« Previous | of | Next »

Differences in perceptions of foods between young men and women

Collection:
Agricultural Communications Documentation Center (ACDC)
Contributor:
Betts, Nancy M. (main author), Glenn, Marty (author), Timmons, Patricia (author), Department of Nutrition Science and Dietetics, University of Nebraska, Lincoln
Format:
Conference paper
Publication Date:
1994
Published:
USA
Location:
Agricultural Communications Documentation Center, Funk Library, University of Illinois Box: 97
Subject Term:
attitudes, behavior, food, Nebraska, USA, nutrition education, perceptions, women
Notes:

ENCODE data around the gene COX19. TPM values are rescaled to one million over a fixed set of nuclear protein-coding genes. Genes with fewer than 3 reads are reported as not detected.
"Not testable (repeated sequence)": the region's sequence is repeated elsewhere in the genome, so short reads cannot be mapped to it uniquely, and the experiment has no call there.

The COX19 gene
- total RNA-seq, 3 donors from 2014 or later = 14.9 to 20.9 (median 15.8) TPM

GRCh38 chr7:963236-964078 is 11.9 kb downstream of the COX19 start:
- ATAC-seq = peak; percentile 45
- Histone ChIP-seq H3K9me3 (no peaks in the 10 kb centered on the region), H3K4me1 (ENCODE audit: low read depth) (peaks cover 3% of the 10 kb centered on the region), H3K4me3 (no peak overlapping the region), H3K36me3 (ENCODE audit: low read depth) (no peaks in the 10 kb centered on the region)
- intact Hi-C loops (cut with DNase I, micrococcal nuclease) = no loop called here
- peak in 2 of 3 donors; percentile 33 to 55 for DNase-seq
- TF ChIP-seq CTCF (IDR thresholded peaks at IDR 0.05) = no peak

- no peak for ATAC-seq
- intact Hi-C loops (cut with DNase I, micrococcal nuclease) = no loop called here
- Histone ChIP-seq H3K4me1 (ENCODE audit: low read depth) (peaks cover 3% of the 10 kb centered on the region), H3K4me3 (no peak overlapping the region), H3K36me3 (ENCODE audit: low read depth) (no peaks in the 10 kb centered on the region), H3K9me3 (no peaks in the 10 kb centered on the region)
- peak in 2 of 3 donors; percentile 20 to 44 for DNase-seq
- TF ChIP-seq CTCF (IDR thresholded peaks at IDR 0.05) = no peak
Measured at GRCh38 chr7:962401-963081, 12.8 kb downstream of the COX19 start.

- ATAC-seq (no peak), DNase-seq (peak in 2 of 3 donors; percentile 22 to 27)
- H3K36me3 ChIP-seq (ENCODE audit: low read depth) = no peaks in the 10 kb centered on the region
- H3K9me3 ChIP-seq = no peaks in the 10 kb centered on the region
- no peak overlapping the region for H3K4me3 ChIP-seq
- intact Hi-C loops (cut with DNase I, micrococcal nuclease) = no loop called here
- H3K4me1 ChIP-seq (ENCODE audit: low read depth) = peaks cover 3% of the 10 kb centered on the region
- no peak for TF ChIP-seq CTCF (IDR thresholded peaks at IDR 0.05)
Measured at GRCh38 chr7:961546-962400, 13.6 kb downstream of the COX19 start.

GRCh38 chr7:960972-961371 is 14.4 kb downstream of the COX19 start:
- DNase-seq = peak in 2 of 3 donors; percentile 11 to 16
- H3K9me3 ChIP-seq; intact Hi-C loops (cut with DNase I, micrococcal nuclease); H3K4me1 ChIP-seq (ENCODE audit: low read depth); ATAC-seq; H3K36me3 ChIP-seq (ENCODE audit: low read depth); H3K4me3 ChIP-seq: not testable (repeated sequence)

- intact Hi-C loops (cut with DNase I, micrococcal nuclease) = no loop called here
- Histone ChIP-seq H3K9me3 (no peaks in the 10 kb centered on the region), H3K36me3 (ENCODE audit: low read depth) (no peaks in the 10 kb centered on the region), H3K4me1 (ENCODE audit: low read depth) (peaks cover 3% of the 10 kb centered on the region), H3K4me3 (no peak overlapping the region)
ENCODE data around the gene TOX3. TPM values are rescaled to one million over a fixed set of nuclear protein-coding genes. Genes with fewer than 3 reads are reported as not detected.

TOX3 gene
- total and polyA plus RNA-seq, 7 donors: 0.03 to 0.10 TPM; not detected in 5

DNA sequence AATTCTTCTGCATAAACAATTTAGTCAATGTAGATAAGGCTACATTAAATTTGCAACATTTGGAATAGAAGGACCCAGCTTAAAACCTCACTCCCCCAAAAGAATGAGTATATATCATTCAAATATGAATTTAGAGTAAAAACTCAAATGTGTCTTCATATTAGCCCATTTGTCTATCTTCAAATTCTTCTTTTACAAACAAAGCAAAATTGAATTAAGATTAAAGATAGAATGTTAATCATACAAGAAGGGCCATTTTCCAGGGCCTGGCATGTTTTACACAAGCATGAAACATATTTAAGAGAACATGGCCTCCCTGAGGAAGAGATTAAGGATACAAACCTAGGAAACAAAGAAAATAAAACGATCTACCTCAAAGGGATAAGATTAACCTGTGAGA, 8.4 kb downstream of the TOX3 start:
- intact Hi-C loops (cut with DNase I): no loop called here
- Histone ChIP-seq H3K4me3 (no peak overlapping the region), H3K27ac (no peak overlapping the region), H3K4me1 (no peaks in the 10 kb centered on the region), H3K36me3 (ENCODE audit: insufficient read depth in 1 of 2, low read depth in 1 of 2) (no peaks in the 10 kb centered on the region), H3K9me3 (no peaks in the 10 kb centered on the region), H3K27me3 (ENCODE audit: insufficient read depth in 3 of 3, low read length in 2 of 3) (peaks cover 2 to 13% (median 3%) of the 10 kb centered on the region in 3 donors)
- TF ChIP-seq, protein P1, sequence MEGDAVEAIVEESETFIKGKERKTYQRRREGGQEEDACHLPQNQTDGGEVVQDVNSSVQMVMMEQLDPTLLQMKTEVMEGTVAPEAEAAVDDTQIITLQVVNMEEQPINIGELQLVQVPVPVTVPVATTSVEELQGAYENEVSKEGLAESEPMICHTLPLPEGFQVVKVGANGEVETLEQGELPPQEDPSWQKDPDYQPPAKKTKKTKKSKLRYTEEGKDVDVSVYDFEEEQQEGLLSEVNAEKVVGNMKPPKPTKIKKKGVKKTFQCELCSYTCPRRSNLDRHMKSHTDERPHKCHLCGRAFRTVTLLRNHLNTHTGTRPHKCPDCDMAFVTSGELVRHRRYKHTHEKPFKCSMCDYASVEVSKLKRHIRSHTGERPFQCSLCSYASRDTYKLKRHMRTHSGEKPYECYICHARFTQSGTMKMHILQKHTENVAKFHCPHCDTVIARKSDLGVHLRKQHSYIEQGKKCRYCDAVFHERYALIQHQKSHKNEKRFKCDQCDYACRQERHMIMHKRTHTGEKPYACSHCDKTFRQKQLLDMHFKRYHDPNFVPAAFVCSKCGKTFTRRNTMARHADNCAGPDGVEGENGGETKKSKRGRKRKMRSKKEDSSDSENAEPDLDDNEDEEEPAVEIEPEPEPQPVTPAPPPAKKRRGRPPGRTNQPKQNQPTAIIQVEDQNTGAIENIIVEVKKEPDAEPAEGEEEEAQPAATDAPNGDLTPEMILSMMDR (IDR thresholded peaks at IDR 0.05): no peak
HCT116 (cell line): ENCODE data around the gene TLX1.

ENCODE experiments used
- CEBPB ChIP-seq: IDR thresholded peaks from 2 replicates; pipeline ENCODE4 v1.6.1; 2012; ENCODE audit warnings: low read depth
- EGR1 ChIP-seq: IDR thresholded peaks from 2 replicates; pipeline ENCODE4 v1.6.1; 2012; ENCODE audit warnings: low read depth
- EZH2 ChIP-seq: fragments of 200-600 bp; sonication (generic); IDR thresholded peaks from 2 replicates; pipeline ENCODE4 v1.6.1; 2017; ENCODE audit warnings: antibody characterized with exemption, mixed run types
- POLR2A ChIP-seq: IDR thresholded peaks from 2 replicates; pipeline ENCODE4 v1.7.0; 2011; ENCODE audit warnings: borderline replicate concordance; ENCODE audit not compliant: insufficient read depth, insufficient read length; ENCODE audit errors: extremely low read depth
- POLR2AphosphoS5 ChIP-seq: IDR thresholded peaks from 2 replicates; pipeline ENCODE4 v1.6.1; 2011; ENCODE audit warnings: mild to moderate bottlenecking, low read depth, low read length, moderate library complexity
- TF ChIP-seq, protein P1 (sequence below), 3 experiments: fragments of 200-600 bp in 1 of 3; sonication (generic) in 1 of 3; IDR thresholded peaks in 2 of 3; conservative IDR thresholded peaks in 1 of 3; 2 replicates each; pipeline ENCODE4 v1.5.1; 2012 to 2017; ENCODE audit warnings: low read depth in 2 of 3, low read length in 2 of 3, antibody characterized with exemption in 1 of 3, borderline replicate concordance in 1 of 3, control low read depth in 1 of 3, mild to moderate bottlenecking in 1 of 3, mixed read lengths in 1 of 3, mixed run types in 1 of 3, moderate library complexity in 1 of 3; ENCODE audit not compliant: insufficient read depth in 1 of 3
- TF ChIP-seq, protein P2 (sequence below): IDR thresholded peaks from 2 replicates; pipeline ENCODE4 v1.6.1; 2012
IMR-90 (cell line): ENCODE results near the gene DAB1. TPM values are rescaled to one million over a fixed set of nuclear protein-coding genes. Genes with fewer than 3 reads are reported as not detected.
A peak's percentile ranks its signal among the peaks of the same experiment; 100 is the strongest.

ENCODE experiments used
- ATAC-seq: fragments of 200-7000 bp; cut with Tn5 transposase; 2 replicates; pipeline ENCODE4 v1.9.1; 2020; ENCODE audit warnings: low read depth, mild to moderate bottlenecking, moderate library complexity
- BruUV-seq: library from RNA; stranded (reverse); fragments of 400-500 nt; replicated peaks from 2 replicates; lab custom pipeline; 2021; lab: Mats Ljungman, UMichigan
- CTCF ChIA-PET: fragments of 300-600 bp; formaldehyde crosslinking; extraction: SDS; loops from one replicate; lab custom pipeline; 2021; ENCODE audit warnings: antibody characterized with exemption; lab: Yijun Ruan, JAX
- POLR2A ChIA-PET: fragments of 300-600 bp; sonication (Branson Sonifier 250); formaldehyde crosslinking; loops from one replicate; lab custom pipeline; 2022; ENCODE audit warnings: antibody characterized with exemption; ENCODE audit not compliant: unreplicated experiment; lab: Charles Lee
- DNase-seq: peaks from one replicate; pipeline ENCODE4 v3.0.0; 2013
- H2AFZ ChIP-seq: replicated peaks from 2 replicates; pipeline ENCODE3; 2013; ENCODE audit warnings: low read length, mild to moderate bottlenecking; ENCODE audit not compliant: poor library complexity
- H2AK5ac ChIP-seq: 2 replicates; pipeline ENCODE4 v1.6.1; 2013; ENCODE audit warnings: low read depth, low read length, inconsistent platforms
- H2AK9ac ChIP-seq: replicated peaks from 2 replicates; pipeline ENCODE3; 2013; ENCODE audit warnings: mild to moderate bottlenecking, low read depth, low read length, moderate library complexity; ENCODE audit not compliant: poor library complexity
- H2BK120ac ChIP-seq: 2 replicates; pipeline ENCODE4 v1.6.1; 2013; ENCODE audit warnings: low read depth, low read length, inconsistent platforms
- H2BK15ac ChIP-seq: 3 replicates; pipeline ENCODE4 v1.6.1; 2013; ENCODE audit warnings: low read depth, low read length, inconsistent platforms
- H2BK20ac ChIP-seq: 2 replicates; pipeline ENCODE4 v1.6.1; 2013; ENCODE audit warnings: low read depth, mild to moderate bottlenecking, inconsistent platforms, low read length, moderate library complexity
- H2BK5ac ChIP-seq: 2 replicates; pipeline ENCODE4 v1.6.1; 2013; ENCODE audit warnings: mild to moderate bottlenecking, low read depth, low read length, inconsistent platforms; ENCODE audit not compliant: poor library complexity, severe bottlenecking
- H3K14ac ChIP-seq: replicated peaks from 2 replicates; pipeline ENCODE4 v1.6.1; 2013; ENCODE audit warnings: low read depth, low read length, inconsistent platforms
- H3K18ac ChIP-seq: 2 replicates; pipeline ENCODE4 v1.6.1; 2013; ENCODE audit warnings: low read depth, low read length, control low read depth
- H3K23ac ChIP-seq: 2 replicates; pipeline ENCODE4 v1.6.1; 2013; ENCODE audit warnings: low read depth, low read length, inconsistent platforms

James F. Evans Collection, Ham, Mimeographed, 1994. 1 p. Presented at the Society for Nutrition Education, Portland, OR, July 16-20, 1994., As part of a larger project, we mailed 500 surveys to a random sample of 18 to 24 year olds. The purpose was to measure the influence of factors impacting food consumption. The survey included demographic items, a repertory grid of foods and factors influencing their intake, and a modified Block food frequency. The response rate was 39% (n=195) with 73 males and 122 females returning completed questionnaires. Results of a principle components factor analysis using varimax rotation identified three factors for both groups. For the males, Factor I identified advertising of foods eaten out as important. Factor 2 indicated a strong perception of the healthfulness of the food as a negative perception, with "fattening" foods considered not healthful. Factor 3 showed the expense of food as a negative perception. For the females, Factor 1 identified convenience and appearance as perceptions. Factor 2 was similar to the males'. Factor 3 indicated that social aspects of food and eating were important perception. This information can serve as a basis for creating effective nutrition education messages for young adults.